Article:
STORRS - Mired in a five-game losing streak and a multi-year skid of inefficiency, the UConn football team has changed its tune. Literally.
The acoustic accompaniment that the Huskies stretch to and work under during the first part of their practices is different these days. Their usual playlist of hip-hop sprinkled with a touch of country has been changed.
Now, it’s the opponent’s fight song that is played on a constant loop that fills the players’ ears.
This week, as UConn prepares for Saturday’s Homecoming clash with Houston, it’s the “Cougar Fight Song” blaring over the speakers in the Shenkman Center and on the grass fields near the Hilltop dorms.
“I know the song by heart now,” punter Luke Magliozzi deadpanned after Tuesday’s practice.
It’s the marching band/instrumental version so the Huskies haven’t been serenaded with the lyrics - “When the going gets so rough and tough, we never worry ‘cause we got the stuff!” the tune goes - but in a tradition that began last week with the Tulane fight song, the Huskies aren’t exactly being taught to love these particular pieces of music.
“We have to start to develop an attitude when you play these teams, you don’t like them,” UConn coach Randy Edsall said.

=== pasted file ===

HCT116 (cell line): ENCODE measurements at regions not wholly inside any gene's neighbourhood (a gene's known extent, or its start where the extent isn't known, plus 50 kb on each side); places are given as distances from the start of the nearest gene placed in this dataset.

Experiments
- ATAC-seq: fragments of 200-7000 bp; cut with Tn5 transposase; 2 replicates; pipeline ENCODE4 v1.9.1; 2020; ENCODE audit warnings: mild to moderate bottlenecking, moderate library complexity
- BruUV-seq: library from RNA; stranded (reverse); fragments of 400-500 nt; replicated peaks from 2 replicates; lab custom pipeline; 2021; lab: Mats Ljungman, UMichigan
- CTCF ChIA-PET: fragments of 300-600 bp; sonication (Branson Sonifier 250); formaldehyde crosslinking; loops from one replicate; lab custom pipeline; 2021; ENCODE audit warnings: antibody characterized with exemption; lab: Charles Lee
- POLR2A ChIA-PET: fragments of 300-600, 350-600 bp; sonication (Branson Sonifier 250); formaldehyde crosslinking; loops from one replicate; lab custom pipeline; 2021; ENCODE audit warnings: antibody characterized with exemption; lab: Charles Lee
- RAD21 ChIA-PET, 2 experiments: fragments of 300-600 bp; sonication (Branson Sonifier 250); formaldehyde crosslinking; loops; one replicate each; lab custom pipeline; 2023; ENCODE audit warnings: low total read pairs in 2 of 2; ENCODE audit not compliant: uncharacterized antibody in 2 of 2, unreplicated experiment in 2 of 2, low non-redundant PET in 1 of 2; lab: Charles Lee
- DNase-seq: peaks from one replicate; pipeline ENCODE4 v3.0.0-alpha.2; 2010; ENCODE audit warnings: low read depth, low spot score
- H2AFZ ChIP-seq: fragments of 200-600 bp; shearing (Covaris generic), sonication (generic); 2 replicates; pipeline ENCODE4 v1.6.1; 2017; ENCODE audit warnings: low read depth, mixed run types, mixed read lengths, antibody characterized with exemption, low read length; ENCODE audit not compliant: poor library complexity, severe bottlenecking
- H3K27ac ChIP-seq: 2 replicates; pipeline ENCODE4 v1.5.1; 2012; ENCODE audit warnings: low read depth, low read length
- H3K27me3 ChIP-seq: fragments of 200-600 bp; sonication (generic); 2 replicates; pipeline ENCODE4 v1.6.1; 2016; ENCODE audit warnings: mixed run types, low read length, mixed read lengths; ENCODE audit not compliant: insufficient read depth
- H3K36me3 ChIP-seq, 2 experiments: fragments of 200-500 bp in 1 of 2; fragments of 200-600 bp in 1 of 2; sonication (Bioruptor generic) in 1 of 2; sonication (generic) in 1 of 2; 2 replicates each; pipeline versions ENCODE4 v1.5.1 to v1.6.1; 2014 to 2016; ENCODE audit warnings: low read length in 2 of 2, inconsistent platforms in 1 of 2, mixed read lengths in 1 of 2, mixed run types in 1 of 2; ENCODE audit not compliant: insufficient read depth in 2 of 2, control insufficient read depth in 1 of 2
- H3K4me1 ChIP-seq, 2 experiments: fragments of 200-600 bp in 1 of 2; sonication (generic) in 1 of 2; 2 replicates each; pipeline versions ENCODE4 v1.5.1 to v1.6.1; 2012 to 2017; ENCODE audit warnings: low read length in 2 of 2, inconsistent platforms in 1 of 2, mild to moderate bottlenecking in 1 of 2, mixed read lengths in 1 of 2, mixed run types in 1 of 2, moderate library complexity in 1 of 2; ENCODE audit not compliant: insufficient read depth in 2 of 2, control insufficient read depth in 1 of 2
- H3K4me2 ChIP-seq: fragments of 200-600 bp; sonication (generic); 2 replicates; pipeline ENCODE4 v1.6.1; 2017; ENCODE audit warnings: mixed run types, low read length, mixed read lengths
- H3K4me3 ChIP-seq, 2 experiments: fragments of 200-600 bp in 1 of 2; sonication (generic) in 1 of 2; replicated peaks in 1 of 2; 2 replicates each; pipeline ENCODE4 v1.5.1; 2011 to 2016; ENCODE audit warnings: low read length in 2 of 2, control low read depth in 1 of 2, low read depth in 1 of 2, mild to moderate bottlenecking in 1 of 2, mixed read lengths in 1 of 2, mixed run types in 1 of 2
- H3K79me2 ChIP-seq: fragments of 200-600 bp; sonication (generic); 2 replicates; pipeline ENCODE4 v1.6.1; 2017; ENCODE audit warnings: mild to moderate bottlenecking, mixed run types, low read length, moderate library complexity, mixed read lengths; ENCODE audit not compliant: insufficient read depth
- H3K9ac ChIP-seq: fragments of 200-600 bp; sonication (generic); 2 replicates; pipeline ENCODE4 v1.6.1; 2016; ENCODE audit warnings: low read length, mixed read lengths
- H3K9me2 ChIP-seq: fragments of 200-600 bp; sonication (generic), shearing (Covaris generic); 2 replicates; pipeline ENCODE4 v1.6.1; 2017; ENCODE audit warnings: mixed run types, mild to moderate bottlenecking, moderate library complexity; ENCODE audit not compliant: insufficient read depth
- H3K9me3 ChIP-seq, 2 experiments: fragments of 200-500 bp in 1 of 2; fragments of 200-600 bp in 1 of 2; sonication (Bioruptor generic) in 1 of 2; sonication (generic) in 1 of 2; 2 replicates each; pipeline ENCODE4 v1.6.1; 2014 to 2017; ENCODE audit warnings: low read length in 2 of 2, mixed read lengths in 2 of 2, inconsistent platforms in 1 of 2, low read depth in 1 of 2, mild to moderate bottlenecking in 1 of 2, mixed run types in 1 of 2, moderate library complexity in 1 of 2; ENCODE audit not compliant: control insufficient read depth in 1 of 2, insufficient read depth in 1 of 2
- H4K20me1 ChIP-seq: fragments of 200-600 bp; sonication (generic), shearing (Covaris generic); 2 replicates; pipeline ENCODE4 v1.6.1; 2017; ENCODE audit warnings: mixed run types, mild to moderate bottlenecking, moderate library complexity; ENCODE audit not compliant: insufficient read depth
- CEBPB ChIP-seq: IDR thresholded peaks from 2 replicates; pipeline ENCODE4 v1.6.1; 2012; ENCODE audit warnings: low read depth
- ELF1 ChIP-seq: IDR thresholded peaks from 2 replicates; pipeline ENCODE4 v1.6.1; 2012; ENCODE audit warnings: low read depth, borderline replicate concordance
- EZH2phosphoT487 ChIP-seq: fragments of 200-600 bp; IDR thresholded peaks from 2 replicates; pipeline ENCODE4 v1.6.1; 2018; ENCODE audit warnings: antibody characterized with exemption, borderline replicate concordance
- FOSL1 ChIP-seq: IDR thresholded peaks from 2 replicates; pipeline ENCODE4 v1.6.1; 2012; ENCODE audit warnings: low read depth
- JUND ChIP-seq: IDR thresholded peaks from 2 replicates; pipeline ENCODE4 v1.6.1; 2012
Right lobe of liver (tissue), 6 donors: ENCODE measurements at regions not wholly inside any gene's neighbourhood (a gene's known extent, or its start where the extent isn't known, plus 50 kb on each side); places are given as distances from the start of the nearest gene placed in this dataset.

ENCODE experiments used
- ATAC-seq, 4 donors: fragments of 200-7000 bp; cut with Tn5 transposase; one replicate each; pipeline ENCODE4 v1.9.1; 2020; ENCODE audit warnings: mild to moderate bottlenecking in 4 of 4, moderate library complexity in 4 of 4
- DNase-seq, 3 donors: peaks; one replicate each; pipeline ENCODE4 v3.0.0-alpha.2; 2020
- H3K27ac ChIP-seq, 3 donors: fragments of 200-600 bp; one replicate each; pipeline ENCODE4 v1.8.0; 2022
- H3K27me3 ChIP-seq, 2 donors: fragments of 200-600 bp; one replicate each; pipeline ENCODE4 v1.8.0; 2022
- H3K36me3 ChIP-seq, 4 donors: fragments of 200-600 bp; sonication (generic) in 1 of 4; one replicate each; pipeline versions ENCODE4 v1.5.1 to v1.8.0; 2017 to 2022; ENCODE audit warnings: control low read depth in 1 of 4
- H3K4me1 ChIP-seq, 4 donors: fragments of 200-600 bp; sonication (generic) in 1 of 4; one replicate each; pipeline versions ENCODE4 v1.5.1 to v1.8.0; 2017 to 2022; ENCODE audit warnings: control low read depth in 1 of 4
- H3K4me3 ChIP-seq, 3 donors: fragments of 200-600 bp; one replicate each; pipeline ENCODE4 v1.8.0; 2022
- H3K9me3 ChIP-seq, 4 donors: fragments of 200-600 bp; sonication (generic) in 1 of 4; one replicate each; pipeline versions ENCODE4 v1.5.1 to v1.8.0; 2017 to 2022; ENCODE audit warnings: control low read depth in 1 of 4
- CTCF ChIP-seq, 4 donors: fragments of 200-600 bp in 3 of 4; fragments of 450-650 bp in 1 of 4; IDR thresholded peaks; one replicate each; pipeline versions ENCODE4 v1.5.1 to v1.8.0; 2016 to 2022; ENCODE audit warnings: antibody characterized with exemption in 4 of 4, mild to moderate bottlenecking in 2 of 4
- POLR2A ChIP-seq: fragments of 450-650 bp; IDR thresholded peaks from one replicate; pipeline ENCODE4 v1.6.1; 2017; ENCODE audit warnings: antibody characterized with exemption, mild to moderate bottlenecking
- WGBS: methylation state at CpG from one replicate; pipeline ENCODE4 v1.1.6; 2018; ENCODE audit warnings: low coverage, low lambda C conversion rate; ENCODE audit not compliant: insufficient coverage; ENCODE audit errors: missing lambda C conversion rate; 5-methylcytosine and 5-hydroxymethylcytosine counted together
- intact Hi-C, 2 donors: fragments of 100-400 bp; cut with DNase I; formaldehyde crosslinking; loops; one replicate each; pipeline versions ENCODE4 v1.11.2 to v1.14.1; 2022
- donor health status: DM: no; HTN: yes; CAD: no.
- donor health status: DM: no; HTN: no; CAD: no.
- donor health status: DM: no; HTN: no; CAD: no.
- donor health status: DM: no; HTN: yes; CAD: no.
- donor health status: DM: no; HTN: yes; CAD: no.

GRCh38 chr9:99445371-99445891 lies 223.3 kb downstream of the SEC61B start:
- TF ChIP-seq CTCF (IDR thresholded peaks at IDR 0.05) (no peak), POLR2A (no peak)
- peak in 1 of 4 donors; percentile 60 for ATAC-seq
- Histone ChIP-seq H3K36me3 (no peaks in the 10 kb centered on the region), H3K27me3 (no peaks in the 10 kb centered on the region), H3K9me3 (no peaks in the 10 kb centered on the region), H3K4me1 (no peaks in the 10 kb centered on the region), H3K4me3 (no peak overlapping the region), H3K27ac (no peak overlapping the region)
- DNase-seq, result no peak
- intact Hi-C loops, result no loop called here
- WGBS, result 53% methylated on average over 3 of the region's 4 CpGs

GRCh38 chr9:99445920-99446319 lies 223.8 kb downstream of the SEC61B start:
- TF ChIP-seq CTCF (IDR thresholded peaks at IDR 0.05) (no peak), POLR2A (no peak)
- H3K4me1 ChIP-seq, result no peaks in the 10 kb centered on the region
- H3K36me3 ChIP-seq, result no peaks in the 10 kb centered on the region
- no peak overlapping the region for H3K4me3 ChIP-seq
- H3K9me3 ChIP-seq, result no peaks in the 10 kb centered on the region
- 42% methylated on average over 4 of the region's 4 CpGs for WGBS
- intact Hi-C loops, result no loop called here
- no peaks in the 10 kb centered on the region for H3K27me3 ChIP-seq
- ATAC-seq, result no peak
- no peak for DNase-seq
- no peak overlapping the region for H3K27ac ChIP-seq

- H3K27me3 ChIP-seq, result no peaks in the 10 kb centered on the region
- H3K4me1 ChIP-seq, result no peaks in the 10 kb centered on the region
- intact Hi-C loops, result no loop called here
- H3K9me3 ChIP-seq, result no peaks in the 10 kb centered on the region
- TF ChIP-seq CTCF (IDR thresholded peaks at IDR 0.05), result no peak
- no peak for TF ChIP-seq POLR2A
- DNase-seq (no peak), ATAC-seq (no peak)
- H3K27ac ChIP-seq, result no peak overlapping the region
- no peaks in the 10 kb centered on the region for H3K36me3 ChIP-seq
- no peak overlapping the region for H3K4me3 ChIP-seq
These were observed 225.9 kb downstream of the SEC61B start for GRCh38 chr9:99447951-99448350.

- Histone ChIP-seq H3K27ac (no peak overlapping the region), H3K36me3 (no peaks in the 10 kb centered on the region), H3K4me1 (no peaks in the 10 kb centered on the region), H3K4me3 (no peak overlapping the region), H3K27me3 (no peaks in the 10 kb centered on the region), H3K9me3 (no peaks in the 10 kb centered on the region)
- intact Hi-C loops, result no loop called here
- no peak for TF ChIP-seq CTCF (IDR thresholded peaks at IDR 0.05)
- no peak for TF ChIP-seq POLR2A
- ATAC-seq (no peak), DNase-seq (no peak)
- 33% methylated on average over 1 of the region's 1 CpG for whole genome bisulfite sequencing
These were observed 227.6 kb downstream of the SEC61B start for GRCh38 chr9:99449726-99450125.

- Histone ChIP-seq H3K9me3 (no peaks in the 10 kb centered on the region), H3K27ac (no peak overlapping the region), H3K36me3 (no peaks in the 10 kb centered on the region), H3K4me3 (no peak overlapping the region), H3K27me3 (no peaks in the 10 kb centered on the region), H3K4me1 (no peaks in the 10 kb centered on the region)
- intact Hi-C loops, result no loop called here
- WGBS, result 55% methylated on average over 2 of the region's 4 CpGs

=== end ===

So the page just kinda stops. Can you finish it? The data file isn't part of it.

For his part, the coach admitted he didn’t mind inserting something “instead of all this other music” that normally plays over the team’s sound system.
UConn (1-5 overall, 0-3 American Conference), fresh off a 49-7 loss to Tulane, hasn’t won a game with an FBS opponent in its last 21 tries.
The switch in musical interludes is just one more thing the Huskies are trying to switch up.
“It’s a little different. But I think we need it. We need a change,” linebacker Jackson Mitchell said. “We needed to try to flip it around here because we’re in a slump right now. But I think we’re going to turn it around.”
The coaches wouldn’t mind the Huskies getting rather fed up with each fight song, so much so that they don’t want to hear it performed in celebration when the weekend’s game comes.
“I want us to make sure we have the right mindset,” Edsall said.